This might be why full moons are spooky

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Photo by Patrick Emerson*

The full moon is pregnant with foreboding interpretations, from the legendary werewolves who are supposed to transform under its malevolently shining face to a recent article about November’s upcoming full “supermoon” that faux-reassures, “despite all the rumors… there is no evidence linking supermoons to natural disasters.”

If you look at a full moon and shiver, you aren’t alone—but you are a bit of a mystery. In humanity’s past, the full moon should have been the safest time of the month, since our nocturnal predators tend to attack most on dark nights. The new moon should be spooky, as your hindbrain—unaware that you no longer live on the African savannah (unless you do!)—looks out for predators slinking in the shadows. This is presumably why the fear of darkness is such a common and instinctual one. But the full moon is bright: it should be comforting.

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The very confused wren and the birdwatcher who noticed

In the spring of 2015, a male House Wren and his mate built their nest inside a nestbox near a honeysuckle. His mate laid her eggs and dutifully incubated them. Then, one morning— cheep! cheep! High-pitched calls and gaping red mouths cried hungry, daddy! and the male wren was off in a paternal tizzy, collecting bugs and delivering them to his new offspring.

It was, maybe, odd that his new offspring weren’t in the nest that he had built. It was, maybe, odd that other, larger birds were also feeding his babies. It might even have been called odd that his mate was still sitting in their nest, atop whole and silent eggs. But— cheep! No time for that! The chicks were hungry!

What this male House Wren was doing, no doubt to the profound irritation of his mate, was feeding the offspring of a pair of Northern Cardinals who had nested in the honeysuckle near his nestbox.

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Why is a bird like a violin?

Don’t worry: this isn’t Lewis Carroll’s maddeningly unanswered riddle “Why is a raven like a writing desk?” (Although, if you’re interested, it turns out that has been answered.) There is an answer to this one—two answers, in fact.

Answer 1: They both make sounds by vibrating strings.

Well, strings, feathers—they’re all the same, right? This Club-winged Manakin produces its courtship song by vibrating its wing feathers: they strike each other about 107 times per second.

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An egret nesting colony is a nursery, a neighborhood, and a battleground all in one

Egrets are beautiful, especially in their breeding plumage, when they sport long curved plumes and dramatically colored faces.

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Great Egret displaying breeding plumes and a green face.

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Snowy Egret with similar plumes and a red face.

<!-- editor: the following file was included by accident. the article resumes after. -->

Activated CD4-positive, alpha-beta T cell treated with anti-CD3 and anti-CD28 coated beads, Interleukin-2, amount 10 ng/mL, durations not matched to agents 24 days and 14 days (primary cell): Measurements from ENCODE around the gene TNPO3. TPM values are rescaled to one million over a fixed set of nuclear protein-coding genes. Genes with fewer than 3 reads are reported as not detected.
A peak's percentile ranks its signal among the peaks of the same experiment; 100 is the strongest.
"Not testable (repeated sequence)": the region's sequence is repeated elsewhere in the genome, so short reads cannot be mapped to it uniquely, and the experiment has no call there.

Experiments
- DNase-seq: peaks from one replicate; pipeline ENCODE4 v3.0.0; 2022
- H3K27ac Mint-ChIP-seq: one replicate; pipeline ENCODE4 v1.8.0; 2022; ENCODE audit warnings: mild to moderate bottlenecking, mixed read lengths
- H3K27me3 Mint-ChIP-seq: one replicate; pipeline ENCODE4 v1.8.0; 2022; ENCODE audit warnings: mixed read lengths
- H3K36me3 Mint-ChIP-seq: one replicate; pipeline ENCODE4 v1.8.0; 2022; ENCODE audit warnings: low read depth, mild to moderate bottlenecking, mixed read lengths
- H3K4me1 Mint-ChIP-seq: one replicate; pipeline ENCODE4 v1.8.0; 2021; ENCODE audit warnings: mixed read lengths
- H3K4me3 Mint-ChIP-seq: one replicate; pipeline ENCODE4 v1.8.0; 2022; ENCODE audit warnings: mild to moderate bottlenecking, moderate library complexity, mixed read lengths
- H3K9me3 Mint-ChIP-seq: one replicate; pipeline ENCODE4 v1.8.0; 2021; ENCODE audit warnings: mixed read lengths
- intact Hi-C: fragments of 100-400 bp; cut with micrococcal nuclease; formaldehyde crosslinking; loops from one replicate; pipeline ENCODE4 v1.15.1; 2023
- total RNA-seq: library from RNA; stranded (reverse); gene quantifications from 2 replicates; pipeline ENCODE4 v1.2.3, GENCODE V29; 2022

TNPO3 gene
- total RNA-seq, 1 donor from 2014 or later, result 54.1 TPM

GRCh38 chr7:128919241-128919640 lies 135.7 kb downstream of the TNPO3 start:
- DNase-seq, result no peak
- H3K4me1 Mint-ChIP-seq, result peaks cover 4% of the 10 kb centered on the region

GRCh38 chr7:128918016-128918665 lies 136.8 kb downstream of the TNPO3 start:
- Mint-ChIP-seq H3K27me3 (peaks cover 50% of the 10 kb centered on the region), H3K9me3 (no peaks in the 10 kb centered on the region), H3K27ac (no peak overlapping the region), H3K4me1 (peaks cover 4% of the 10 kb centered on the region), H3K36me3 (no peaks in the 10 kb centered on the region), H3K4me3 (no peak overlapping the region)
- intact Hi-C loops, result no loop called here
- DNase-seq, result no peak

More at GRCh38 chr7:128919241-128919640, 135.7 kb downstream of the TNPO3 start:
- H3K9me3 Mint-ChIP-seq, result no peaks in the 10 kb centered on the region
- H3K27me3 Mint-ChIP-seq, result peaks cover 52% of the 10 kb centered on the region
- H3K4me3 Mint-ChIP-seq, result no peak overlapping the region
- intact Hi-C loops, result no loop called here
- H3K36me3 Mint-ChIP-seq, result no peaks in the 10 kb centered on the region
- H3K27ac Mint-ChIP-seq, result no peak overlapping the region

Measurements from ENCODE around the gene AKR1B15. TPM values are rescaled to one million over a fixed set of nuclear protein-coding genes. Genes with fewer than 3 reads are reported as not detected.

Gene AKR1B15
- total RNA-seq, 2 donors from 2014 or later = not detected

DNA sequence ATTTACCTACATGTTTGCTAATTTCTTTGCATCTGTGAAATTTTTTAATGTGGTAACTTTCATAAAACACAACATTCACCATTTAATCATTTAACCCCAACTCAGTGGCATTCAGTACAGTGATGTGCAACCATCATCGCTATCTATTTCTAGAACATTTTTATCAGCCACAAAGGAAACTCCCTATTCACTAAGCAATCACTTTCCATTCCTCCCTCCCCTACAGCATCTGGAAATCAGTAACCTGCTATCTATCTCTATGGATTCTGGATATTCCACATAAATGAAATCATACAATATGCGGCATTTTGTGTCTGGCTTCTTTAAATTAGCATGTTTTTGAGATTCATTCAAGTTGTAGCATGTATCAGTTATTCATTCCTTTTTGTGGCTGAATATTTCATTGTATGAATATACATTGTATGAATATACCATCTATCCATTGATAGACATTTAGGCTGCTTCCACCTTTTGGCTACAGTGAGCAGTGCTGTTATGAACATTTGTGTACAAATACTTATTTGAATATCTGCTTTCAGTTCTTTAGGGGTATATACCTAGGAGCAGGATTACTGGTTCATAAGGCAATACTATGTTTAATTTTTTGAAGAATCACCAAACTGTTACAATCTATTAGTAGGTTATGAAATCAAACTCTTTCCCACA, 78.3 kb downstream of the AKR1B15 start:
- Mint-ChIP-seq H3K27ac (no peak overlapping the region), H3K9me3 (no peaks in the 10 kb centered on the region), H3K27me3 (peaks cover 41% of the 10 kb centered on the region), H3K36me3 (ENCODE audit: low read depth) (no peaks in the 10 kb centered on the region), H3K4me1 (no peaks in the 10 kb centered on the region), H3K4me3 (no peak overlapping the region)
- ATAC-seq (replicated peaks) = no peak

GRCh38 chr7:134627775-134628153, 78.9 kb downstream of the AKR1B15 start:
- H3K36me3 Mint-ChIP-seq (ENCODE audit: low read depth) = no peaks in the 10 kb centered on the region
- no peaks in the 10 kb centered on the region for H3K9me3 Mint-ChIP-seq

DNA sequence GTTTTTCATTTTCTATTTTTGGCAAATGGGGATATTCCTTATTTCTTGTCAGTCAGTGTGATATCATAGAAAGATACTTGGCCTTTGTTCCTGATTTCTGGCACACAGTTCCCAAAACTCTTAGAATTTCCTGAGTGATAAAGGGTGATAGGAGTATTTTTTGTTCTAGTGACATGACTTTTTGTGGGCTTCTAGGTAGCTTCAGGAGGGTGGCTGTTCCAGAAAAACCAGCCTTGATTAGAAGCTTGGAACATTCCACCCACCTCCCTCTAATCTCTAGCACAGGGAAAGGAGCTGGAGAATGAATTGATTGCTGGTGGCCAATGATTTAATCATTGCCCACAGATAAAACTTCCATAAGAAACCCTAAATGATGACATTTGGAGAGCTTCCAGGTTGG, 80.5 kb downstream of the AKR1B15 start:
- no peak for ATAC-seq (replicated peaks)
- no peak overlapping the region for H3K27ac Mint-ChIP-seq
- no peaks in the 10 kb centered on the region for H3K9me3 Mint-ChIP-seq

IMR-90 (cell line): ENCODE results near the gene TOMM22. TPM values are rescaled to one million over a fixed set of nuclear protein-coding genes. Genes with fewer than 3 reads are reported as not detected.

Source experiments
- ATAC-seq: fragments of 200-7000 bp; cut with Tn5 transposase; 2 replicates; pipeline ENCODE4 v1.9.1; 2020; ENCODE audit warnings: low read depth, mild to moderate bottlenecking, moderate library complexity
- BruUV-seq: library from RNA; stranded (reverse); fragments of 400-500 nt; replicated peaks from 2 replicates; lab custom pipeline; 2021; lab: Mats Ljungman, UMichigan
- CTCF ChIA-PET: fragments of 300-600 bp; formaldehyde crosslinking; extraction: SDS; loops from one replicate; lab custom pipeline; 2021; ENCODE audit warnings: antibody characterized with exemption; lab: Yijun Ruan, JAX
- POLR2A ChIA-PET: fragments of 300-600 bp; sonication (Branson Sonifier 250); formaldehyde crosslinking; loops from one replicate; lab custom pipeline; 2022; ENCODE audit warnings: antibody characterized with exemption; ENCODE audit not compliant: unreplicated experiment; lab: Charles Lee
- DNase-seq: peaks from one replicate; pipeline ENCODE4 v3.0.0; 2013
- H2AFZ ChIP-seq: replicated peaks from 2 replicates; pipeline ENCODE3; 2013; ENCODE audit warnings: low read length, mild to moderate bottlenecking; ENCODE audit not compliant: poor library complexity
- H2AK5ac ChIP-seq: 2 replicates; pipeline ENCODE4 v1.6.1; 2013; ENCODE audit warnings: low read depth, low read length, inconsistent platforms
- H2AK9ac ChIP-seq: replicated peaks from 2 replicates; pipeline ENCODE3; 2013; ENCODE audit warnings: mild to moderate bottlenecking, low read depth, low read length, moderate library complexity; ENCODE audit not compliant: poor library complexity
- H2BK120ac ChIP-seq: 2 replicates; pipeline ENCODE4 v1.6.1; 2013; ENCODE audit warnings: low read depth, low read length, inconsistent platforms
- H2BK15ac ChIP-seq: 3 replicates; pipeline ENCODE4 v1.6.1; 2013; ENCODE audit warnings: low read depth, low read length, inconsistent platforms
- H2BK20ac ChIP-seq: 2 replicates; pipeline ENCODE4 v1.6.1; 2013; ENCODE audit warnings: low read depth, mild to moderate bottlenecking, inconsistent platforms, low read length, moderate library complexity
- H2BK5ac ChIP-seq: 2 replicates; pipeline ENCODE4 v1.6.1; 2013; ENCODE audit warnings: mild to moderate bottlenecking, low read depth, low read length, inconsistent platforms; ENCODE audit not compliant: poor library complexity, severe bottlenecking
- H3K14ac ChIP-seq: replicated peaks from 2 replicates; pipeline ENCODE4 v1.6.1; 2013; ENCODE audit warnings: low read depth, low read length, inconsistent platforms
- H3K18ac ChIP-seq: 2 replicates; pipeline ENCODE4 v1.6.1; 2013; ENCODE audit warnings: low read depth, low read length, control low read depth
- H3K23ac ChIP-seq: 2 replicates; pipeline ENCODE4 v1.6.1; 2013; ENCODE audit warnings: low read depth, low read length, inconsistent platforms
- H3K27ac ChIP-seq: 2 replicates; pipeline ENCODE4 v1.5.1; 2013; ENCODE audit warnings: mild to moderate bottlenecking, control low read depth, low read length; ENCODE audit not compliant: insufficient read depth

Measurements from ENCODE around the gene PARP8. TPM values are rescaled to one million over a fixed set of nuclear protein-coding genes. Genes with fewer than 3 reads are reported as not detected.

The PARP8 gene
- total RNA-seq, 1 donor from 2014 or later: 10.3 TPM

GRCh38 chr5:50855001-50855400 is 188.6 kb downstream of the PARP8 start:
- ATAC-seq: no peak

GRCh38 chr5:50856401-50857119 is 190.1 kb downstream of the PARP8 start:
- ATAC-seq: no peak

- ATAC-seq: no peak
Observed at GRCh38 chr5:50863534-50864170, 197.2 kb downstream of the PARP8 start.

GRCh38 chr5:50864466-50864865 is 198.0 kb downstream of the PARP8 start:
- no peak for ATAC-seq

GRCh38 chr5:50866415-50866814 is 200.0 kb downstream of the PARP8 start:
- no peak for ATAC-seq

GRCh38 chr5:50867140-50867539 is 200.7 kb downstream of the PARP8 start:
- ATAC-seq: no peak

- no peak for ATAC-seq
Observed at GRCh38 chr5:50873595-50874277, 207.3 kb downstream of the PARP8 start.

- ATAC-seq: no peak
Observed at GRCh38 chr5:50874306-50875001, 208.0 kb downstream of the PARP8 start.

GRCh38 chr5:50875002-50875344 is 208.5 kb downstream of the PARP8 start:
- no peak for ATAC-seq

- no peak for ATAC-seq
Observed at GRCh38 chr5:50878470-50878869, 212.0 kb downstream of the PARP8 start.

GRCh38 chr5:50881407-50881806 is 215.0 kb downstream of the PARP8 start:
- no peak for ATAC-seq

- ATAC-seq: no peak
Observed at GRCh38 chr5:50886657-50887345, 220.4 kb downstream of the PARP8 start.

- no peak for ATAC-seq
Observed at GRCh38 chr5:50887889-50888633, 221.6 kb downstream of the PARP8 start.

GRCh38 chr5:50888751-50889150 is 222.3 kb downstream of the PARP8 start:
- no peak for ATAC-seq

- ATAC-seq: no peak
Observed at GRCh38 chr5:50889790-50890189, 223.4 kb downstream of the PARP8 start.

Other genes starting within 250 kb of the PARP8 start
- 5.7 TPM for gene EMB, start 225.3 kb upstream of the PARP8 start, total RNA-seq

Those breeding plumes are so beautiful that demand for them—for decorating women’s hats—almost drove egrets to extinction, and concern for the heavily persecuted egrets is what gave rise to the bird conservation movement in the early 20th century.

Egrets earn those luscious plumes. Before they get to be adults in breeding plumage, egrets must survive a cutthroat childhood in considerably less impressive dress.

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Yikes, THAT’S what our chicks look like??

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It’s all connected: birds, introduced trout, and talking trees

We all know about food webs—or we think we do. Herbivores eat plants, then predators eat herbivores, and if one part of the web is affected, other parts are impacted too. Seems pretty simple—except that the threads in those webs sometimes connect things you would never expect.

For example: trout and a songbird, the Gray-crowned Rosy-Finch, in an alpine habitat. The fish are in the water and the birds are on land—how connected can they be? If the birds were Bald Eagles or Ospreys or Great Blue Herons, sure, they would be connected because the birds eat the fish. If the birds were ducks, maybe the trout would be an occasional threat to the ducklings. But this is a Gray-crowned Rosy-Finch:

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Photo by Blake Matheson*

They’re not going to be eating fish, and their babies definitely don’t float about on the water.

The reason that we need to worry about what threads on the food web those trout might be tugging at is that the trout are introduced, nonnative species. Alpine lakes often don’t have any fish in them naturally. In the Sierra Nevada and many other mountain habitats, however, people have stocked these lakes with fish so that people can come and fish them for fun. This has been a problem for aquatic species such as frogs, which get gobbled up quite happily by the new fish, but nobody was particularly worried about the effects on songbirds.

It turns out that we should have been.